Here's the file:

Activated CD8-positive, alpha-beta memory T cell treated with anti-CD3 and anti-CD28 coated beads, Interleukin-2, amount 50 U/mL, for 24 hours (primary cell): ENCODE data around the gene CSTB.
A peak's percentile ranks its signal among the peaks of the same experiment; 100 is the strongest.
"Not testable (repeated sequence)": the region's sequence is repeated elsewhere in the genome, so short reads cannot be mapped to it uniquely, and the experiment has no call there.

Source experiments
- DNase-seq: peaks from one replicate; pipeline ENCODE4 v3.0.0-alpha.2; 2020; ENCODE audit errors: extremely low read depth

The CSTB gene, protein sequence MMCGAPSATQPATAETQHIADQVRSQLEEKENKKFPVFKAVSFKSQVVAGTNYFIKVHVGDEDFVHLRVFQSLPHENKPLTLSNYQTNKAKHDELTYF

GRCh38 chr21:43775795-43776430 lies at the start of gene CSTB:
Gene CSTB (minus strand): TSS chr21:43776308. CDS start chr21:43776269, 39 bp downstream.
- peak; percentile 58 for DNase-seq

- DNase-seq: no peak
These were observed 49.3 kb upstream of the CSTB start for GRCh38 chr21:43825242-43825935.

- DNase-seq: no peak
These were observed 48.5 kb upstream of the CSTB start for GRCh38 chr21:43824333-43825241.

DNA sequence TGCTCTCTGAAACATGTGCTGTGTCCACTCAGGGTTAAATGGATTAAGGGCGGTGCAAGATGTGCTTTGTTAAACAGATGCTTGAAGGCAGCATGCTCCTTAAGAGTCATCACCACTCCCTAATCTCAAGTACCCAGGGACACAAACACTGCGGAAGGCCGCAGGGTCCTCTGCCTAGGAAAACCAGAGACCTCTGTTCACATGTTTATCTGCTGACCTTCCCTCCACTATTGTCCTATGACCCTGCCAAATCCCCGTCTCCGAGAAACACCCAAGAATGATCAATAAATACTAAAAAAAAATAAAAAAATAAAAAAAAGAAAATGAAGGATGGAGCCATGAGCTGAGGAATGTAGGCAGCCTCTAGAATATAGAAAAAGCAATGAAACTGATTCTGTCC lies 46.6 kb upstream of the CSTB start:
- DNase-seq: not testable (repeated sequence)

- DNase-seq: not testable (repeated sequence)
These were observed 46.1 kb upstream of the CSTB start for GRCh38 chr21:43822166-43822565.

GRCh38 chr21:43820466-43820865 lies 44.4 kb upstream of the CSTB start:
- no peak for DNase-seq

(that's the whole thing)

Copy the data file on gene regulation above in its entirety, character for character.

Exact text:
Activated CD8-positive, alpha-beta memory T cell treated with anti-CD3 and anti-CD28 coated beads, Interleukin-2, amount 50 U/mL, for 24 hours (primary cell): ENCODE data around the gene CSTB.
A peak's percentile ranks its signal among the peaks of the same experiment; 100 is the strongest.
"Not testable (repeated sequence)": the region's sequence is repeated elsewhere in the genome, so short reads cannot be mapped to it uniquely, and the experiment has no call there.

Source experiments
- DNase-seq: peaks from one replicate; pipeline ENCODE4 v3.0.0-alpha.2; 2020; ENCODE audit errors: extremely low read depth

The CSTB gene, protein sequence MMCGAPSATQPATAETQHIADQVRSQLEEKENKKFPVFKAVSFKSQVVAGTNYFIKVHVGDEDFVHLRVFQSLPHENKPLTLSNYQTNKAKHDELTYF

GRCh38 chr21:43775795-43776430 lies at the start of gene CSTB:
Gene CSTB (minus strand): TSS chr21:43776308. CDS start chr21:43776269, 39 bp downstream.
- peak; percentile 58 for DNase-seq

- DNase-seq: no peak
These were observed 49.3 kb upstream of the CSTB start for GRCh38 chr21:43825242-43825935.

- DNase-seq: no peak
These were observed 48.5 kb upstream of the CSTB start for GRCh38 chr21:43824333-43825241.

DNA sequence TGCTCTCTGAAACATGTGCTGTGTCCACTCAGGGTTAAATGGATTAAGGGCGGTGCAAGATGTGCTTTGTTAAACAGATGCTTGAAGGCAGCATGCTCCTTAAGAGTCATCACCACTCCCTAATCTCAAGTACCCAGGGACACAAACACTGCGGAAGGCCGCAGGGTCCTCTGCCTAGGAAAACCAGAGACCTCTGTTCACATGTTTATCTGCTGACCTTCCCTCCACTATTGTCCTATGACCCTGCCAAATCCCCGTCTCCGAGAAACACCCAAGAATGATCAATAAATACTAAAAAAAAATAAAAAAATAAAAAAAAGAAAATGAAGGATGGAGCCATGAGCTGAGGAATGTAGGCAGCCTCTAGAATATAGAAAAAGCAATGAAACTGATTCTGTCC lies 46.6 kb upstream of the CSTB start:
- DNase-seq: not testable (repeated sequence)

- DNase-seq: not testable (repeated sequence)
These were observed 46.1 kb upstream of the CSTB start for GRCh38 chr21:43822166-43822565.

GRCh38 chr21:43820466-43820865 lies 44.4 kb upstream of the CSTB start:
- no peak for DNase-seq